The UTD esports program is wrapping up its inaugural year and ramping up fall recruitment with a new “Super Smash Bros.” team and overall good records for “League of Legends” and “Overwatch.”
The esports program was launched in August and now has teams for three different games. Esports director and head coach Greg Adler said the team has had a successful first year.
“I think it went pretty smoothly for our first year.” Adler said. “I think it’s a good sign going into the future.”
The teams have participated in several competitions throughout the year including the first-ever Texas Clash, a “League of Legends” tournament hosted by the University of North Texas. UTD competed against seven other teams and won both the first and second place spots. The team has also competed in a tournament at the Tulsa Pop Culture Expo in which the “League of Legends” team placed second and third.
ATEC junior and “Overwatch” support Blake Day said the team’s cooperation and performance have improved over the course of the semester.
“I feel I’ve gotten a lot better. One of the main things is that our teamwork has gotten a lot better as the year’s gone by. As a team we look so much better than we did at the beginning of the semester,” Day said. “Even if individually we haven’t all gotten better, which we probably have, our teamwork has come the furthest and it shows, and it’s what makes us as good as we are.”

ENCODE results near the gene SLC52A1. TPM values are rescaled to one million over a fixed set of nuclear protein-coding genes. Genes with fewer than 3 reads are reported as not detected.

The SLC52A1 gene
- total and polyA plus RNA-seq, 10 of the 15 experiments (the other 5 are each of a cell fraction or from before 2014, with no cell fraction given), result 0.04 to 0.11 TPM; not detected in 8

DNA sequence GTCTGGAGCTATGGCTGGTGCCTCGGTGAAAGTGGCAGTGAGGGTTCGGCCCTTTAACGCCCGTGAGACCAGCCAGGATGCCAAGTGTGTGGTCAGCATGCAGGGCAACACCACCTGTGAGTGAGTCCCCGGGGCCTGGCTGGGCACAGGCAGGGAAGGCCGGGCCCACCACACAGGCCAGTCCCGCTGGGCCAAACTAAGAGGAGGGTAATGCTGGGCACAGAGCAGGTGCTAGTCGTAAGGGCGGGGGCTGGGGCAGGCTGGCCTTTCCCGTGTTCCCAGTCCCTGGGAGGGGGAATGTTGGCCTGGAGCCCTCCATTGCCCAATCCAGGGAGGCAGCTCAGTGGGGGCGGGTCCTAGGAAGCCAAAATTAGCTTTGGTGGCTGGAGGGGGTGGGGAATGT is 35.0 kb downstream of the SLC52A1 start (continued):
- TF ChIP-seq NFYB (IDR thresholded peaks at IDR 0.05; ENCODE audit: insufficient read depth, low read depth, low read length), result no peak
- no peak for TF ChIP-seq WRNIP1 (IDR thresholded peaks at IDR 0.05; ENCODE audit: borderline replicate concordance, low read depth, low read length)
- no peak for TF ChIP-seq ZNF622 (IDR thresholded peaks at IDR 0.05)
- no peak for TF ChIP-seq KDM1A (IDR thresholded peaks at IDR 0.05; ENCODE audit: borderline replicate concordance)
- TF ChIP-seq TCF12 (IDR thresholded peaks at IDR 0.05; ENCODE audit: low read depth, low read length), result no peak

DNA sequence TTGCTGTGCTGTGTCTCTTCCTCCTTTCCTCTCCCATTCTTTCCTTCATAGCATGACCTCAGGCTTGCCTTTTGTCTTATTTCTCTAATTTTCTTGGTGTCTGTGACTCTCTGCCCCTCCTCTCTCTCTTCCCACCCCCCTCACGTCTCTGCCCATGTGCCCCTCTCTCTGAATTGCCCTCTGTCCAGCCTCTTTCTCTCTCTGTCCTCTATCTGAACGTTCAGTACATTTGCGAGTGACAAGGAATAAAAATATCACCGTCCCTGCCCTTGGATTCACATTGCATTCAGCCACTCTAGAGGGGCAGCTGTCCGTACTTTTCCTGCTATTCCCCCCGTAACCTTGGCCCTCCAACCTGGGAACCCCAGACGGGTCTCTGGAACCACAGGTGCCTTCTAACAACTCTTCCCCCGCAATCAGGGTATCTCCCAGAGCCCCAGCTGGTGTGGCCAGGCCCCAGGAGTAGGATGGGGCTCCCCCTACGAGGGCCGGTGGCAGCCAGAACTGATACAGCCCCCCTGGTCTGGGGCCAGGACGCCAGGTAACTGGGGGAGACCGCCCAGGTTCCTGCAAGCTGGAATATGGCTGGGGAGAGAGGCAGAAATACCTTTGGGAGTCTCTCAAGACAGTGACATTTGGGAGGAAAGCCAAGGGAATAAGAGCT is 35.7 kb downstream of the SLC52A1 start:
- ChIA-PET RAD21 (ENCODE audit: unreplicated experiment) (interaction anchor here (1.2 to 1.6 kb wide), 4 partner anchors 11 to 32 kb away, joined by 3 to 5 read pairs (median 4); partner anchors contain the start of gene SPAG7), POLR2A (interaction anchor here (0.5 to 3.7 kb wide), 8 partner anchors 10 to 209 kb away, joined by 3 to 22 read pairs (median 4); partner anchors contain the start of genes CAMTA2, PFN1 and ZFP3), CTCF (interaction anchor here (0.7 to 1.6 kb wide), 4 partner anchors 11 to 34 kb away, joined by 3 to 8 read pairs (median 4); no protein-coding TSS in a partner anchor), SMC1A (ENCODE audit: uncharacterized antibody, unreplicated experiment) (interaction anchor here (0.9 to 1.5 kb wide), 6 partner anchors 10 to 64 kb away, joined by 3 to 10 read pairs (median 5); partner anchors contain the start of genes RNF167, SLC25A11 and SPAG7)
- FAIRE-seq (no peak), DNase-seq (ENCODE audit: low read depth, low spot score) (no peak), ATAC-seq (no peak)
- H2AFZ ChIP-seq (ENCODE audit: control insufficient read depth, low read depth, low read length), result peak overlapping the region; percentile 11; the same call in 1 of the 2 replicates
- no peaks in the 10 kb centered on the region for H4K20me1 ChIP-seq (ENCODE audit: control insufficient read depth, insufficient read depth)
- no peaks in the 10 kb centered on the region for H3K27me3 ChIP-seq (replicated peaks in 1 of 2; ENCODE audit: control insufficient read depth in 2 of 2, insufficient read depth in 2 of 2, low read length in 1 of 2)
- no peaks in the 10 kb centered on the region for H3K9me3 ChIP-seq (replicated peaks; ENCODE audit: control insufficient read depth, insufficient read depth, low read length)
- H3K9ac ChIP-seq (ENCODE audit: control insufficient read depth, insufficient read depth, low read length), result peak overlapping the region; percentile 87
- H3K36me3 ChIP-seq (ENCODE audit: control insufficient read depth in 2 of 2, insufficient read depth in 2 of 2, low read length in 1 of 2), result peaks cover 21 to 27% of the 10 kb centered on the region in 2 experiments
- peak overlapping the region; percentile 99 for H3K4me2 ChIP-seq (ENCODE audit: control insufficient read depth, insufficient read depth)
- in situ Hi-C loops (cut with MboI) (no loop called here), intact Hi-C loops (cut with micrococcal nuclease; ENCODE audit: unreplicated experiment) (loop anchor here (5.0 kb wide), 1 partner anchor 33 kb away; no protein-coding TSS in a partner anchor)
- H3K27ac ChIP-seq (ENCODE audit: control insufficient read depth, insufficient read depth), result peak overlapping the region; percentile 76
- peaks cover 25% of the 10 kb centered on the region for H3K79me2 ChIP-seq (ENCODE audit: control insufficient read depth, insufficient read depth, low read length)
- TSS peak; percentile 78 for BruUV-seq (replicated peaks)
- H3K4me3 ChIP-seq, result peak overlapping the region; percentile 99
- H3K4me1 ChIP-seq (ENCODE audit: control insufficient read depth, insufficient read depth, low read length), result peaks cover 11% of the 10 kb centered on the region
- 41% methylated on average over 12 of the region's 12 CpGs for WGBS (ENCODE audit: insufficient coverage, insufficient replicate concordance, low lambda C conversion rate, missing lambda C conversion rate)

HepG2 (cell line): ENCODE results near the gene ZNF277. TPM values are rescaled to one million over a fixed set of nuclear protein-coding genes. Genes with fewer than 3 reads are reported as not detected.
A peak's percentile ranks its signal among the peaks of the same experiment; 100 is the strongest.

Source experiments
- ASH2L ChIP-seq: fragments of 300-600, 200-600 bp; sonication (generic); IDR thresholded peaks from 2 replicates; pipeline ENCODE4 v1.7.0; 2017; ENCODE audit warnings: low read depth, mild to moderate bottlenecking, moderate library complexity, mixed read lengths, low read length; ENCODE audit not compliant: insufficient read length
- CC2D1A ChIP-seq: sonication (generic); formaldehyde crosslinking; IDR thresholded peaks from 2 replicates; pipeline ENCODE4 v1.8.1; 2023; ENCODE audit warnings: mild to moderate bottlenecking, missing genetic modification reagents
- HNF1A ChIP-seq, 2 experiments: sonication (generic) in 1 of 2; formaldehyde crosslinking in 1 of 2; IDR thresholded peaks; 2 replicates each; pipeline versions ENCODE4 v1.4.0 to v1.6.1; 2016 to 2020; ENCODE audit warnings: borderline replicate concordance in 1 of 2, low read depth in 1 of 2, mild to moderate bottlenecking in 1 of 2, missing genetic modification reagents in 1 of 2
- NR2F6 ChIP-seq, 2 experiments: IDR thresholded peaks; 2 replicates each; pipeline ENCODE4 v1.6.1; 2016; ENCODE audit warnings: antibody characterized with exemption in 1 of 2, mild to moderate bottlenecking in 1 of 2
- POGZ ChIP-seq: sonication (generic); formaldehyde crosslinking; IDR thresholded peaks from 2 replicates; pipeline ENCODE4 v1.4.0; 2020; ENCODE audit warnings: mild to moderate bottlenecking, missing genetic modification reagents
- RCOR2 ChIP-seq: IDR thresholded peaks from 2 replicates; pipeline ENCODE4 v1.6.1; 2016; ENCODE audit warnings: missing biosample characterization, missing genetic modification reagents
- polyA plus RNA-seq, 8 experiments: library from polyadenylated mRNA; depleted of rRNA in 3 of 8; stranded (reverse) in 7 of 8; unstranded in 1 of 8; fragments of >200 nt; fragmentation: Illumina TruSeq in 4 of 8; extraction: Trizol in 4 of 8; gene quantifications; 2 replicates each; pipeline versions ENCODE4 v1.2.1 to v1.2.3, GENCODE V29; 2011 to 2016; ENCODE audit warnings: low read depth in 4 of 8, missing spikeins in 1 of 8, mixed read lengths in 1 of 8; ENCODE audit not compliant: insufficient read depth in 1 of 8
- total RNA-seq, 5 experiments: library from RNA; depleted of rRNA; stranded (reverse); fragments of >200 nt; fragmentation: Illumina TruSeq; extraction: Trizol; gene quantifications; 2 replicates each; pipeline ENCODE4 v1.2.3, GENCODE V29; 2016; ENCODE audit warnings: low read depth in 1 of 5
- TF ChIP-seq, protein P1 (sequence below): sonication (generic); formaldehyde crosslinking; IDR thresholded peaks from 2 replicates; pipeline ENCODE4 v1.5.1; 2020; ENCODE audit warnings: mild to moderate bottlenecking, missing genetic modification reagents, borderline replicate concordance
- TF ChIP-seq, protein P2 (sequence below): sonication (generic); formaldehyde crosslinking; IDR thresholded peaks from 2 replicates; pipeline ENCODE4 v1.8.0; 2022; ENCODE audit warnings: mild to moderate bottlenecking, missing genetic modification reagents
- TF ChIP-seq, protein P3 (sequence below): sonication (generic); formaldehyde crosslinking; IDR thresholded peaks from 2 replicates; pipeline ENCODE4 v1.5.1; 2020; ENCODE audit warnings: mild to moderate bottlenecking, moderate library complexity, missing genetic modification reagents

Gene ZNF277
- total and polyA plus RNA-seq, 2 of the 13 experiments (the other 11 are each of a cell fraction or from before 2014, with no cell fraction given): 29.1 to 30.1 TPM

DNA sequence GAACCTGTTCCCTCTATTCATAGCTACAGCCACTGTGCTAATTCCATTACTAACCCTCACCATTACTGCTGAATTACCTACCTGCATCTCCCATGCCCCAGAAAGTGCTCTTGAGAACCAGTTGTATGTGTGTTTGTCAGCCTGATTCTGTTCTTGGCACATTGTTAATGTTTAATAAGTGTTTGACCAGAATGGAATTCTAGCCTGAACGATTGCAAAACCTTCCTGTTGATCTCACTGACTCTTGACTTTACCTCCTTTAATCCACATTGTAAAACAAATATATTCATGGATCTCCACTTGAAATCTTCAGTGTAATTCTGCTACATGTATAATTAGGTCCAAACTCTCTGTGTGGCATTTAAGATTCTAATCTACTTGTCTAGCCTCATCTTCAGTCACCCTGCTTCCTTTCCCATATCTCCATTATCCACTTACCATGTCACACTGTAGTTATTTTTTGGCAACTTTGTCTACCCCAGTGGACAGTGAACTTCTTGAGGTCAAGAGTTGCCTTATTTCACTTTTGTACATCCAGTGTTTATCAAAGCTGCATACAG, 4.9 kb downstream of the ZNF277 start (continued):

The team trains three times a week for two hours at a time, Monday through Wednesday. Sunday is reserved for matches.
Mechanical engineering freshman and “League of Legends” jungler Ryan Joslin said the team introduced him to new people who shared his passion for video games.
“I’ve been playing this game for a really long time, and it was really nice to know that there’s a community that played “League of Legends” and it was a good experience overall,” Joslin said. “I learned a lot of new things, I met some good people, and I just had a really good time.”
New members are being recruited through the team’s Discord server and through the UTD esports website. The positions being offered are not limited to just those who play video games competitively: Analysts, coaches, video editors and streamers are encouraged to join.
“A lot of it just gets down to word of mouth. Really just try to put the word out there that we’re having tryouts and everyone’s encouraged to join and just showing what the benefits are of being a part of the program,” Adler said. “I think we’ll definitely expand to more games, and I think we just up everything a little bit now that we’ve had a year of experience under our belt. I think we know how things are supposed to go and kind of have the flow going right into the year. I think everything is going to be a little better next year and it’ll show in our results.”